Unity or paralysis?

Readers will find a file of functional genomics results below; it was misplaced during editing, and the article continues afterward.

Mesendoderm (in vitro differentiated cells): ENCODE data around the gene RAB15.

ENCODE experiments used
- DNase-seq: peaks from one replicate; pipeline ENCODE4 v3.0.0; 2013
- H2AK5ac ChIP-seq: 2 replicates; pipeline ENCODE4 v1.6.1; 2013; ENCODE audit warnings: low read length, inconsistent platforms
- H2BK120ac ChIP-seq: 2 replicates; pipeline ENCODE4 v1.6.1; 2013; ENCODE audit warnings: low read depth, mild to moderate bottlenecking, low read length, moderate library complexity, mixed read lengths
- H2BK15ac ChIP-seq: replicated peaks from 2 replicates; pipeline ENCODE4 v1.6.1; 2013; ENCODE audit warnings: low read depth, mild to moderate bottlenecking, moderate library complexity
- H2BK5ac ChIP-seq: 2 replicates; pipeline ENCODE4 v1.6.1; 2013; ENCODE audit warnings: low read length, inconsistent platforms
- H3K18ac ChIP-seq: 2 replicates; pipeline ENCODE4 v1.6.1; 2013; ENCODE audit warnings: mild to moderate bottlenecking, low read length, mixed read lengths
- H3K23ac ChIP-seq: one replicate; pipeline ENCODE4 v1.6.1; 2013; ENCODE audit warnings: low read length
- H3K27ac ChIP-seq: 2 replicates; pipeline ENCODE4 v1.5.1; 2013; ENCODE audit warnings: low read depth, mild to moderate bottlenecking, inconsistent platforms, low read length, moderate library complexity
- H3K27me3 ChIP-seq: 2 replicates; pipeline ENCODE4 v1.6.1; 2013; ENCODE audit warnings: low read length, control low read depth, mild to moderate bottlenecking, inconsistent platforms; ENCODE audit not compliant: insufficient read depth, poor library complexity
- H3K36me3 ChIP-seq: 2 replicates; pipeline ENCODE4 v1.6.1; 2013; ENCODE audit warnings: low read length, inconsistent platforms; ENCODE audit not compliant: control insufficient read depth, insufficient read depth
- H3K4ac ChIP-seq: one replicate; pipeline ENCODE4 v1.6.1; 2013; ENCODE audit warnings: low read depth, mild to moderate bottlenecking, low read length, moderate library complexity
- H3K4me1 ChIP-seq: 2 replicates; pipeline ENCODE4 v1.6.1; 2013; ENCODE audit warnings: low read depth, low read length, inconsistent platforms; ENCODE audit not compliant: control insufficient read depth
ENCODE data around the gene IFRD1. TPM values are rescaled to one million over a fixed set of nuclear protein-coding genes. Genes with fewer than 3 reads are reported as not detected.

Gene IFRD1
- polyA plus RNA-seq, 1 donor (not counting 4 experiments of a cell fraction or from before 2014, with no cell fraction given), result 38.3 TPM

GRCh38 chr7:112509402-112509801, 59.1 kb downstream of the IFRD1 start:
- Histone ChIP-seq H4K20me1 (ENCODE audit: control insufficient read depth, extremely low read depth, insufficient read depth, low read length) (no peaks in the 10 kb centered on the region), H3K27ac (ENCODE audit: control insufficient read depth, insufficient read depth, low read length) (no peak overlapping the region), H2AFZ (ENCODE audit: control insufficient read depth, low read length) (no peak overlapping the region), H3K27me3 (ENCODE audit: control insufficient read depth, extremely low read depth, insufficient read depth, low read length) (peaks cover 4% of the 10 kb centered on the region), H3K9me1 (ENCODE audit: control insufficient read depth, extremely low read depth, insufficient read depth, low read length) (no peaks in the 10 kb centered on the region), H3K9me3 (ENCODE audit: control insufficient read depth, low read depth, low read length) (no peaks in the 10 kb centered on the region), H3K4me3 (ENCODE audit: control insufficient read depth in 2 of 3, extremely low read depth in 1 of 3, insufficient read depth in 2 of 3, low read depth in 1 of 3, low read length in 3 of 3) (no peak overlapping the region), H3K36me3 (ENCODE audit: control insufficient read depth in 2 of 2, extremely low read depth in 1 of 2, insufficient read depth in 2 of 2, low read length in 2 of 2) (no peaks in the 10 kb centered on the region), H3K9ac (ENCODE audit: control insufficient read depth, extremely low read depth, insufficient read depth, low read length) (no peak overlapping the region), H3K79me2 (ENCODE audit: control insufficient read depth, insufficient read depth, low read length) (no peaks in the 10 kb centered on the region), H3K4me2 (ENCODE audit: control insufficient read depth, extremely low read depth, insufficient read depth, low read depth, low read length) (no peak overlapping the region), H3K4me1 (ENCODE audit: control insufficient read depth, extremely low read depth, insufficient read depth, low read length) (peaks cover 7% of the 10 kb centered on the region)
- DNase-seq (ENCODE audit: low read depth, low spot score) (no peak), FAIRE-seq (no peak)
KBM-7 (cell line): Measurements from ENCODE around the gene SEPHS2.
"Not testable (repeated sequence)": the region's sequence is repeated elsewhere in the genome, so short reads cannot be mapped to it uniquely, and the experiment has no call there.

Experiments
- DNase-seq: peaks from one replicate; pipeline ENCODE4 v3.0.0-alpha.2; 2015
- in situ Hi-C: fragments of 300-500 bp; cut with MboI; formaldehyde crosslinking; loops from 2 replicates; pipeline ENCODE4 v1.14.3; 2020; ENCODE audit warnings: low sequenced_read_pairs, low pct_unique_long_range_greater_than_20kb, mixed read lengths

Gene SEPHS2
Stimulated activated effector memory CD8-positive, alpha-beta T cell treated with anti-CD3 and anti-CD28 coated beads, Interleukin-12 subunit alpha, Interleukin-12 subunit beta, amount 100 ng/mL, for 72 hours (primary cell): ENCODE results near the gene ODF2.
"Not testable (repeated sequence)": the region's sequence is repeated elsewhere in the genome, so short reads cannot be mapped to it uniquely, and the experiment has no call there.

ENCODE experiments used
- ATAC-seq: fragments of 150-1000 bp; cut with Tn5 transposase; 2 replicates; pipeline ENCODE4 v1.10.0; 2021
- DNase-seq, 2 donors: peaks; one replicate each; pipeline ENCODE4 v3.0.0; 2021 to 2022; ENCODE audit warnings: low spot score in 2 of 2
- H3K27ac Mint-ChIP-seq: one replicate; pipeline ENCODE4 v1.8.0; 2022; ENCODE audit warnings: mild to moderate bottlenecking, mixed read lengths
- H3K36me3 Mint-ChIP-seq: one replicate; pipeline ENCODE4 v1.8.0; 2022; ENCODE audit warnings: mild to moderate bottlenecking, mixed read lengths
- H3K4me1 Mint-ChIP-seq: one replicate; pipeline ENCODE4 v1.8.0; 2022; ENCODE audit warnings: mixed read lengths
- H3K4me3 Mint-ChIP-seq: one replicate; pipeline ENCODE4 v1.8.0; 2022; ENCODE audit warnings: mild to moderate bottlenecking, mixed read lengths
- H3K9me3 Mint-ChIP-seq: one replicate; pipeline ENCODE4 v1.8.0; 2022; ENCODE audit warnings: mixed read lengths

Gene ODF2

The fifth annual conference of the Welsh Socialist Alliance takes place in Swansea on Saturday January 25. In the run-up to the national assembly elections later in the year, the conference provides the opportunity for the WSA to regain some of the energy and dynamism that enthused members during the 2001 general election. The omens are, however, not good. 2002 was a bad year for the WSA. With the withdrawal of both Cymru Goch and the Socialist Party, membership is now seriously depleted. A high proportion of our branches are inactive and rarely meet. New members of the WSA are few and far between. Furthermore, the opportunity provided by the launch of Welsh Socialist Voice after last year's conference was criminally squandered. Upset at a potential rival to Socialist Worker, the WSA's largest affiliate, the Socialist Workers Party, did its utmost to derail the publication. After only three issues, WSV was effectively put to death. This was despite promises from the SWP that a relaunch of WSV would appear later in the year. Of course, no such relaunch has taken place. The preparations for the assembly elections have been lethargic, to say the least. With only three candidates announced so far, it appears that the WSA's campaign could be a damp squib. Again, the SWP has had more than a little role in this, making sure by force of numbers that Socialist Party members would be unable to stand under the alliance banner. It was this that provoked the SP's walkout. While these antics may have given the SWP a certain sectarian advantage, they have done nothing to make more credible the WSA's claim to be the socialist alternative to New Labour in the principality. Indeed, it appears that rival leftwing organisations have more of an election plan than we do. The Morning Star's Communist Party of Britain intends to contest three of the regional lists, in order to qualify for a party political broadcast. The SP expects to stand in Aberavon and Cardiff South, whilst the minuscule Socialist Labour Party plans to capitalise on its success in the Ogmore parliamentary by-election early in 2002. It aims to stand again in Ogmore, as well as ensuring it is on the ballot for the South West list (which includes Ogmore) and may also put up a candidate in Islwyn or Bridgend. Cymru Goch, however, will have no candidates, it seems. It is as clear as day that the WSA's status as an alliance separate from the Socialist Alliance in England is having a debilitating effect. Whereas the Morning Star's CPB, SP and SLP - all numerically smaller than the WSA - can call upon resources from elsewhere in the UK to help them fight the elections, the WSA's obvious source of assistance, the Socialist Alliance in England, is organisationally a separate entity. With no infrastructure at all, the WSA appears likely to soldier on in a completely amateurish way. Unless, of course, this weekend's conference changes this sorry situation. Amongst a set of motions that are largely uncontroversial, not to say bland, two clearly stand out, offering the WSA a coherent way forward. Although there are some important political differences between the two motions, both offer a route out of our current paralysis. The first comes from Leigh Richards, an independent member of Swansea WSA. His motion calls for the WSA to affiliate to the Socialist Alliance and to adopt its constitution. Comrade Leigh has clarified that this means that if this took place then this would supersede the constitution of the WSA. If passed, it would be many times more preferable than the present situation and cement some unity between socialists in England and Wales. However, there are some ambiguities in his proposal, which reflect a desire on his part to ensure semi-autonomous status for the WSA ("the Welsh section of the Socialist Alliance"). It is not at all clear whether alliance members would be first and foremost members of a new and enlarged Socialist Alliance of England and Wales or principally still members of a semi-separate WSA. This is a recipe for some considerable confusion. The second motion, from the Communist Party of Great Britain, avoids any such ambiguity. It calls for a straight merger of the two alliances, so as to form one unified body. Whilst full unity is no panacea for the ills of the WSA, it would nevertheless, be a powerful blow for those who advocate unity amongst socialists in Britain. Of course, criticisms have already been made of the CPGB motion. We have been accused of seeking to obliterate the gains made by the WSA and deny the right of Welsh members of the alliance project any opportunity to have a voice in a merged (or submerged) organisation. These objections are, however, easily dealt with. Firstly on technical grounds. Merging with the SA would not prevent the WSA still having an existence. The SA constitution allows for regional bodies and these already exist to some extent: eg, the London Socialist Alliance, which will perhaps be brought back to life for the 2004 London assembly and mayoral elections. Of use is an analogy with the Labour Party. It is a 'unitary' body that organises in England, Scotland and Wales. Yet it still has regional and national bodies: eg, the Welsh Labour Party. This has its own apparatus - ie, a general secretary, conference, regional executive - and on ballot papers the party is described as 'Welsh Labour Party'. Therefore, it has a certain autonomy in some areas. Of course, the CPGB does not propose that we should model the alliance on New Labour - but the comparison is a valid one nevertheless. Merger would certainly not mean the disappearance of a Welsh alliance, though it would be a very different one. There would still be a secretary, officers, a national council and a conference. This is the situation in many trade unions. However, it is not the technical grounds that ought to be emphasised. Instead, it is the political consequences of the respective motions which is the key. Comrade Leigh, a former member of Plaid Cymru, appears to be arguing that on such matters as the national question the WSA must remain sovereign: ie, this is a question for Welsh socialists alone to decide. Let us be clear about the position of the CPGB - it is often misinterpreted by our opponents as being a 'Brit left' one. We are, in fact, in favour of the immediate abolition of the United Kingdom - no ifs, no buts. However, we do not want to see the historic unity of the working class in Britian broken up through the creation of separate states. This is why we advocate a federal republic of England, Scotland and Wales with self-determination for each part - right up to secession. Note that we do not insist that it has to be a 'socialist republic' - our programme is a bridge that starts with a concrete problem that exists now. In a sense, what the CPGB argues goes way beyond the stated aim of comrade Leigh - a Welsh parliament with real powers. On the contrary, we believe that the people of Wales ought to exercise full sovereignty - ie, the repeal of the acts of union. Yet in arguing this we are in no way calling for separation. Far from it. As communists we are for the maximum unity of England, Wales and Scotland. But it must be a voluntary unity. Some sceptics may ask how this relates to the WSA/SA debate? The British constitution denies the people of Wales the right to self-determination. As it stands at the moment, the 'English', by virtue of constituting 80% of the UK population, have a veto on this matter. Therefore, this is also an 'English' question. If the dead end of nationalism is to be defeated, it is incumbent on socialists in England to be the champions of the right of Wales and Scotland to self-determination, whilst we in Wales (and Scotland) must advocate maximum unity. This is best served in one single Socialist Alliance. There is no contradiction between arguing for self-determination and being in one organisation. If we want socialists in England to take the national question seriously - and most do not - then we need to be in the same organisation as them. It is not a question just for 'us' - but also for 'them'. Separate or even semi-separate alliances will simply allow the nationalist poison to spread - at the expense of socialism. Yet whether our motion or that of comrade Leigh (our second preference) is passed will depend on the attitude of the SWP - now overwhelmingly the biggest section of the WSA, though strangely weak in the principality. It has been making noises to the effect that it will support Leigh's motion, but not that of the CPGB. But with the advocates of a 'Welsh' road to socialism - the SP and Cymru Goch - now out of the WSA, it is beholden on the SWP comrades - belatedly, it is true - to become open advocates of all-Britian working class unity. It is likely, though, that its recent attempts to swallow up a few members of Plaid Cymru will push them in the opposite direction. And they have the gall to criticise others as nationalists! In the few other motions likely to cause controversy, the SWP will no doubt hold sway. It is likely that a CPGB proposal for an active boycott of any referendum on the euro will be defeated. Of some interest too are a couple of amendments from non-SWP members calling for the WSA to have a much more active role in shaping the activities and politics of the Stop the War Coalition. Up till now the SWP has sought to severely curtail the role of the alliance in this organisation. Maybe, however, comrades of the SWP in Wales will recognise the sorry state of the WSA and use their majority to offer the alliance some real leadership at last and point a coherent way forward. Can the SWP be heroes, even if it is just for one day? We will see. Cameron Richards Motion from Leigh Richards This conference agrees the WSA should become an affiliate member of the Socialist Alliance, and in so doing, will have both full rights as an affiliate member of the Socialist Alliance and abide by the constitution of the Socialist Alliance, and that the WSA should become the 'Welsh section' of the Socialist Alliance, with full rights to determine policy as appropriate in Wales. CPGB motion Conference calls on the national officers of the WSA to enter into negotiations with the Socialist Alliance (England) in order to bring about a merger of the two organisations.